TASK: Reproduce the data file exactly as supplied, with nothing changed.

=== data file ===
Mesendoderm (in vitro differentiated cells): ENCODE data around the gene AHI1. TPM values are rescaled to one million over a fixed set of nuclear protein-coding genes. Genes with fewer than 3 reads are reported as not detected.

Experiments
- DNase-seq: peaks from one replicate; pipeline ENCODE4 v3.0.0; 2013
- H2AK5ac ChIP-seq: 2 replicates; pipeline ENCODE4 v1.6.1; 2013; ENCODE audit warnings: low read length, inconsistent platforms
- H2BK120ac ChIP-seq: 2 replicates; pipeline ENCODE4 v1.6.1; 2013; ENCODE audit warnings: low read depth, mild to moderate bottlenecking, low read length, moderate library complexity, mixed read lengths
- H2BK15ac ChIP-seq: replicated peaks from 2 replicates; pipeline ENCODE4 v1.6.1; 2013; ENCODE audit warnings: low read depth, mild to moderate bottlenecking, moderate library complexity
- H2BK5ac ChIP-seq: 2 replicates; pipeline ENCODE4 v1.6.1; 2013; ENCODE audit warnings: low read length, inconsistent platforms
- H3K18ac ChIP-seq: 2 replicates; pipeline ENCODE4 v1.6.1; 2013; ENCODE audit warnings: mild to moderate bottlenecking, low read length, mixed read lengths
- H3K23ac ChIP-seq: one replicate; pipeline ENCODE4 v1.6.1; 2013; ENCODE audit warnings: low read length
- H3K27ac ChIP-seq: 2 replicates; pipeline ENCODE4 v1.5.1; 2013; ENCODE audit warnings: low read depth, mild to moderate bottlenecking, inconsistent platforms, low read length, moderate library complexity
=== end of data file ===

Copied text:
Mesendoderm (in vitro differentiated cells): ENCODE data around the gene AHI1. TPM values are rescaled to one million over a fixed set of nuclear protein-coding genes. Genes with fewer than 3 reads are reported as not detected.

Experiments
- DNase-seq: peaks from one replicate; pipeline ENCODE4 v3.0.0; 2013
- H2AK5ac ChIP-seq: 2 replicates; pipeline ENCODE4 v1.6.1; 2013; ENCODE audit warnings: low read length, inconsistent platforms
- H2BK120ac ChIP-seq: 2 replicates; pipeline ENCODE4 v1.6.1; 2013; ENCODE audit warnings: low read depth, mild to moderate bottlenecking, low read length, moderate library complexity, mixed read lengths
- H2BK15ac ChIP-seq: replicated peaks from 2 replicates; pipeline ENCODE4 v1.6.1; 2013; ENCODE audit warnings: low read depth, mild to moderate bottlenecking, moderate library complexity
- H2BK5ac ChIP-seq: 2 replicates; pipeline ENCODE4 v1.6.1; 2013; ENCODE audit warnings: low read length, inconsistent platforms
- H3K18ac ChIP-seq: 2 replicates; pipeline ENCODE4 v1.6.1; 2013; ENCODE audit warnings: mild to moderate bottlenecking, low read length, mixed read lengths
- H3K23ac ChIP-seq: one replicate; pipeline ENCODE4 v1.6.1; 2013; ENCODE audit warnings: low read length
- H3K27ac ChIP-seq: 2 replicates; pipeline ENCODE4 v1.5.1; 2013; ENCODE audit warnings: low read depth, mild to moderate bottlenecking, inconsistent platforms, low read length, moderate library complexity